Now for the future

Nov 7, 2001 at 12:00 am

So the election is finally over, and Detroit has a new mayor-elect. Now what?

Hopefully, a lot. The city doesn’t have a lot of time to lose. Winter is coming, the economy is shrinking, there are pregnant teenagers on the streets, and many neighborhoods would put the Third World to shame.

They would, in fact, anger Detroiters, if they weren’t so used to seeing them. Frankly, when I wrote this, I didn’t know whether Kwame Kilpatrick or Gil Hill had won. What I do know is that if we don’t pull together to do something about Detroit’s real problems, it won’t matter much.

We all need to face a lot of myths about the city. Today, most of what we call “Detroit” is a terribly impoverished black ghetto, with a few decent residential islands and some gleaming downtown buildings.

Did the rest of it go to hell because lazy black trash won’t even keep up their own homes? Or did Detroit rot and die because the whites, in the words of Coleman Young, “didn’t want the damn thing anymore,” and had fled, with their money, business and jobs, to suburbs near and far?

Mainly, Detroit was done in by lines on a map. Here’s what really happened: Back in the Roaring ’20s, the nation‘s two real boom towns were Motown and Los Angeles. Back then, it was possible to guess that, in the long run, Detroit was in a better position.

We had limitless water, and they were in a desert. But we were up against the map. Los Angeles, as it grew, annexed every parcel of land in sight. This wasn’t hard; the area wasn’t yet incorporated; rural people needed city services. So Los Angeles grew, like a giant amoeba. When the rich folks moved homes and businesses out on the fringes of town, the city followed, swallowed ’em up. Los Angeles prospered.

Detroit hasn’t annexed an acre since 1927. Even in its glory days, the city was up against county lines and already-established little cities, from Ferndale to Lincoln Park. Annexing another city is politically very hard. It never happened, and back then didn’t seem to matter much.

Before the 1950s, there were few good roads to the suburbs, and about all you could shop for in the suburbs was live bait. But Detroit’s doom was sealed, not by race but a place: Northland Mall, which opened in 1954, about the time President Eisenhower committed billions to the interstate highway system, guaranteeing local and state road improvements would follow. That made living in the suburbs possible.

More white Detroiters poured out of the city in the 1950s than in any decade before or since, and almost none were thinking about race. They were thinking about a tract house, with a plot of crabgrass and lower taxes.

That out-migration actually slowed in the 1960s. But then came the unexpected “riot” of 1967. Businesses started to leave. Taxes were raised on those who stayed, helping speed the exodus, creating a very vicious circle.

Detroit was still half white in 1974, when Coleman Young became the first black mayor. Forgotten now is that he couldn’t have made it without white liberals who couldn’t stomach the buffoon John Nichols.

Forgotten now is that he actually called for racial unity. He told all criminals to “hit Eight Mile Road. I don’t give a damn if they’re black or white, or they wear Superfly suits or blue uniforms.”

Whites heard it differently, perhaps because they wanted to. They left, and businesses left (for example, General Motors, for all intents and purposes, went to Warren), and city revenue dried up and things went to hell.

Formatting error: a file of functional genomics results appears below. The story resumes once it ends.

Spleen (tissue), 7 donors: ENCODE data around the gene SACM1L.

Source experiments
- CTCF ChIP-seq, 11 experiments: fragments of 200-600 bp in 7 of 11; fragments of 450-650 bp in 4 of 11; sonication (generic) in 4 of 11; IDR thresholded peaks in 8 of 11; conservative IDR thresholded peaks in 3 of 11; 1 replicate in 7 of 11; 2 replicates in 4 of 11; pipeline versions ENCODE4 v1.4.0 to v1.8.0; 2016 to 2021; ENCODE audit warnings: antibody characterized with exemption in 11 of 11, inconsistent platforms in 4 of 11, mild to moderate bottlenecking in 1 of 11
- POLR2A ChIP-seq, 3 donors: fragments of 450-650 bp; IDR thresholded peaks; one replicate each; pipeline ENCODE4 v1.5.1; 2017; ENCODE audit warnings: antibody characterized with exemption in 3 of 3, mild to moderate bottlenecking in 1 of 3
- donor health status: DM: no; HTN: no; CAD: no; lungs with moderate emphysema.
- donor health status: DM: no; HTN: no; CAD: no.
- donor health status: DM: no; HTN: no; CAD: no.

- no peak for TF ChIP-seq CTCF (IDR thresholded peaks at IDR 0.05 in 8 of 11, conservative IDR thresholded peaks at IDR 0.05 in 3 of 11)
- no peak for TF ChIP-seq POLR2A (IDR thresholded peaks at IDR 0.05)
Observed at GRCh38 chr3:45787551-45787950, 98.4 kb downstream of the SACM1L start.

They’ve been bad ever since. The myth is that things were somewhat reversed under Dennis Archer. Indeed, he lowered the tone of the rhetoric and was met with olive branches from the suburbs. The dizzying national prosperity of the ’90s even trickled down a bit to the streets of Detroit.

Yet, guess what. A higher percentage of the white population left than anytime before — even under that old devil Coleman. Detroit still had 212,278 white residents in 1990. Last year, the census found only 99,921.

Incomes went up — but the number of census tracts where most of the children are living in deep poverty increased. And for the first time ever, the black population declined too, a tiny bit. The naked reality is that black middle-class Detroiters are now also fleeing for the suburbs.

So, again, now what?

Simply, this. Everyone in this great, sprawling metropolitan area needs to recognize that we are one city. When a guy from Chesterfield Township or Leonard meets someone in San Francisco, where do they say they are from? Detroit, naturally. And they are right. We are all Detroit. If the formal political boundaries of the city stretched, in fact, over the tricounty area, or even just Wayne County, there would still be problems and troubled neighborhoods. Los Angeles has bad neighborhoods.

But the central city wouldn’t look anything like it does today.

Total metropolitan government probably won’t ever happen. Suburbanites wouldn’t want the expense. Detroiters wouldn’t want to see their political power diluted. Yet we have to do something.

Transportation is the place to start. There are unfilled jobs in the suburbs, and Detroiters who need them but can’t get there.

Politicians put together a tentative deal for an improved bus system at Mackinac Island last spring, but once they got home, they returned to the usual squabbling.

We need to grow up. Now. We need regional agreements — and new ideas. Detroiters have a lot at stake, including the ones who live in Bloomfield Hills. After all, having a rotting city and an increasingly desperate million people a few miles from your front porch can’t be all that comforting, can it? Didn’t think so. Let’s go.

Jack Lessenberry is a contributing editor to the MT. E-mail comments to [email protected]